Simple recording of classical guitar - what's a fair price?
May 23, 2006 1:33 PM   Subscribe

Looking to record classical guitar music near me for a reasonable price - I am thinking of posting something up at the music school at the nearby university, and maybe a guitar shop or two in town if I can do that, and making some recordings with willing musicians. Is this a reasonable concept or a blindingly stupid idea? If it's workable, what sort of price range should I pay the musician(s)?

I need the music as backgrounds for edited home movies I am producing. I like the sound of classical guitar, and it goes well with the type of music I produce. I have some on hand that I like (particularly the Bach pieces), but I need more and ideally some where I can have a (non-exclusive) right to add it to movies I will eventually edit for other people. I'm willing to pay the musician(s) a fair rate for what this would entail, but I'm not sure what it would be.

Yes, I know it will come down to individual negotiations (if I even get that far), but I just would like a ballpark idea of what I'd be looking at. So how much would be fair for, say, an hour's worth of recording or something? Or a single piece? (I'm thinking of stuff that's short, as in 5 minutes or under). I am open to the idea of working out a royalty arrangement as well if that would seem worthwhile.

Thoughts? (And any recommendations of particular recordings to buy, since I'm on the lookout for that too?)

And audiophiles, please don't bother to admonish me that the recording quality would be hideous without expensive equipment. I will do what I can with what I have, and if I find out it's not suitable, I will figure out something else.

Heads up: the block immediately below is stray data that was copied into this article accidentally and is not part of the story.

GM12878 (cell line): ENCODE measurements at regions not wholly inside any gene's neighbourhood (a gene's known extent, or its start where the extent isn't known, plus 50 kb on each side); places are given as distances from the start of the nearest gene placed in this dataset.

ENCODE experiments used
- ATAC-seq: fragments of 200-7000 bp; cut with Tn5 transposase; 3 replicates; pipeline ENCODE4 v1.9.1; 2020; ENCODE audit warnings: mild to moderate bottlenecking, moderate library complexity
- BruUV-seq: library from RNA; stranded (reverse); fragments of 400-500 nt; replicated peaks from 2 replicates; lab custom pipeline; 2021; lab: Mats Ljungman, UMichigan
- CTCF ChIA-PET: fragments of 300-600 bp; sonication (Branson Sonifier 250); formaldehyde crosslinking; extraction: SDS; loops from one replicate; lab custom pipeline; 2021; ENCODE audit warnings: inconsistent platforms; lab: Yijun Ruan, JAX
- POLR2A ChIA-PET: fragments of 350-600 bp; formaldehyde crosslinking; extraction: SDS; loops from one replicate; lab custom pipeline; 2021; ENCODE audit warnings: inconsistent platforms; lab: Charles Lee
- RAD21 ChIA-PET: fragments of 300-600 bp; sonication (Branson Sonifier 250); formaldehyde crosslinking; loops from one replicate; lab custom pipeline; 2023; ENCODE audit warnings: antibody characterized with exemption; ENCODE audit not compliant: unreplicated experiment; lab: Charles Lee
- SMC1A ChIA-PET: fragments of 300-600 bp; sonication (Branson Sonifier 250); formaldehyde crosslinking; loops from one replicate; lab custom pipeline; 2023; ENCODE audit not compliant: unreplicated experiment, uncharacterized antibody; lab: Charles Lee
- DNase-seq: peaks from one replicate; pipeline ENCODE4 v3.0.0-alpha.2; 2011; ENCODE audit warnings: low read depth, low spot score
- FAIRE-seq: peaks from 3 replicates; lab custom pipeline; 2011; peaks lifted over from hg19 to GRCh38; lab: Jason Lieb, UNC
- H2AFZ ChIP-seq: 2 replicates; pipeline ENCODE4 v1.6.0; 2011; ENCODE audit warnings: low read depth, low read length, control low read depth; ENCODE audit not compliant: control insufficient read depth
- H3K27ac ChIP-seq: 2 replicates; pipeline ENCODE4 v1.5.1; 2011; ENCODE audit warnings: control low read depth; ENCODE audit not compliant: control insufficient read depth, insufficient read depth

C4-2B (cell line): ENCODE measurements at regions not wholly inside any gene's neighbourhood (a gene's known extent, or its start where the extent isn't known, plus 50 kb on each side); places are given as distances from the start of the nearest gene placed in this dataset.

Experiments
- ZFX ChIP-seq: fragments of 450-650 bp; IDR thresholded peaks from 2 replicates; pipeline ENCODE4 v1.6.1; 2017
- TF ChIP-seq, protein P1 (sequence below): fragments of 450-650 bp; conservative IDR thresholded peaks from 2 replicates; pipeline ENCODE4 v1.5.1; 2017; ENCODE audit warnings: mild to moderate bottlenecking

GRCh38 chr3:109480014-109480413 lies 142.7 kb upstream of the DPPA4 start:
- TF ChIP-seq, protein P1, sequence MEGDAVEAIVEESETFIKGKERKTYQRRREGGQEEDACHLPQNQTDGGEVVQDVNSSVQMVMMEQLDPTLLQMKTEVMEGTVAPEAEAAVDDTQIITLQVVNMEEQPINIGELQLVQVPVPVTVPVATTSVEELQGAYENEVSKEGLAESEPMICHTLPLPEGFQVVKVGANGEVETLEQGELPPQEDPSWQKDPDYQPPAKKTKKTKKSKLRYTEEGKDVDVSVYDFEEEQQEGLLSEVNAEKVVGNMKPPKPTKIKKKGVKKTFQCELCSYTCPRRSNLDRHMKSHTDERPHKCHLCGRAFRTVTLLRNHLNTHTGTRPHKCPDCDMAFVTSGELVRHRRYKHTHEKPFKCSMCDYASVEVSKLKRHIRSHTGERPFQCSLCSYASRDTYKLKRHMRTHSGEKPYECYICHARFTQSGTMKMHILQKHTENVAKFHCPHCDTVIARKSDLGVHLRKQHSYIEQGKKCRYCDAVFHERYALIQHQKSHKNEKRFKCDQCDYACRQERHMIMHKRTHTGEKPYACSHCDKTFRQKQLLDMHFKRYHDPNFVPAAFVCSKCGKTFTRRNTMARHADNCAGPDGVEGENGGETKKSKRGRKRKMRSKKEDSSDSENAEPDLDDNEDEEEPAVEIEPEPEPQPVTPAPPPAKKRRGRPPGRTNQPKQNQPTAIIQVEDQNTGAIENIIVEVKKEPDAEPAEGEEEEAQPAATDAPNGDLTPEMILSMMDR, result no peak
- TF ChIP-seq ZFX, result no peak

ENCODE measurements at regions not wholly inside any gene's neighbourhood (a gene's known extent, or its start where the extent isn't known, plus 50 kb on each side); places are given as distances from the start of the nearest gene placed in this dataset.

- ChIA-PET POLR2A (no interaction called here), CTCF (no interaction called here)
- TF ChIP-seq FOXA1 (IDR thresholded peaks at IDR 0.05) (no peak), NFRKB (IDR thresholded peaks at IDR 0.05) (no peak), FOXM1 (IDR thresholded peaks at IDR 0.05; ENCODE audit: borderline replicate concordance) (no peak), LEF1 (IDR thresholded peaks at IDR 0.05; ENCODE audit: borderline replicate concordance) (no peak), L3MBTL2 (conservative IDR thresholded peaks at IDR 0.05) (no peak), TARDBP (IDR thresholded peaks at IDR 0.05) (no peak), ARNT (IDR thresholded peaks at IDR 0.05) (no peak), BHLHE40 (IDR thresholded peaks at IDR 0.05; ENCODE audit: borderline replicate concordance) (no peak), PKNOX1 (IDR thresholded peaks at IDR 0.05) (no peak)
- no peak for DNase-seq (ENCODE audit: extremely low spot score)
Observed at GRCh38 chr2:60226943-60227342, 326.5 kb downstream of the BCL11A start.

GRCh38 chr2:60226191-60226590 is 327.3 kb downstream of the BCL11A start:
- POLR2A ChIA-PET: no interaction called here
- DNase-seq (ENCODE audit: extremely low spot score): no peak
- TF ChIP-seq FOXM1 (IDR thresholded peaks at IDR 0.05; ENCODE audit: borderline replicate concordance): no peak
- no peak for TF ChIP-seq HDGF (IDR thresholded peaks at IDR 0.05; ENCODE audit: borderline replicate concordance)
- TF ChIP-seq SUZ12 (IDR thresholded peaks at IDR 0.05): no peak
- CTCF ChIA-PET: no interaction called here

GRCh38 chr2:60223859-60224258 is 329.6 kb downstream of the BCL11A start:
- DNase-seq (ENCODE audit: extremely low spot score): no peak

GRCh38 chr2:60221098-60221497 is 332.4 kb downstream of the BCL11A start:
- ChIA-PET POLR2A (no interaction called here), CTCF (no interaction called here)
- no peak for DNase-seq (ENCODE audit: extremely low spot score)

posted by beth to Media & Arts (12 answers total) 1 user marked this as a favorite
Response by poster: er, that should be "goes well with the type of movie I produce".
posted by beth at 1:36 PM on May 23, 2006

If you don't have great recording gear, maybe you could offer to pay for studio time in a really nice studio in exchange for the right to use the recordings in your movies. Most aspiring musicians would jump at the chance to record in a good studio for free, and they might be willing to just let you use the music, provided you're not making a bunch of money off of them.

Your'e in a town with a zillion starving guitarists. It shouldn't be hard to find someone good enough and desperate enough.
posted by JekPorkins at 1:51 PM on May 23, 2006

Students would probably be happy with $50/hr. A working pro would probably want $100 to show up and $50-100/hr after that.

That's for work-for-hire (no royalties).
posted by nonmyopicdave at 1:54 PM on May 23, 2006

If you are looking at hiring pros, be familiar with the union's scale rates. Be aware that pros are often very anal about OT, so have a schedule and give them music in advance.
posted by Sangre Azul at 2:07 PM on May 23, 2006

Response by poster: Sangre Azul, what you described is too big-time for me. I'm looking for students / amateurs since I can't afford anything else. Thanks for the info, though.
posted by beth at 2:23 PM on May 23, 2006

The wild card is royalties - what's due to the artist if/when the film is viewed and [gasp] earns income. For that info you'd need to know the typical arrangements for your part of the world. Someone at the same school, or a film school in your area could probably answer that best.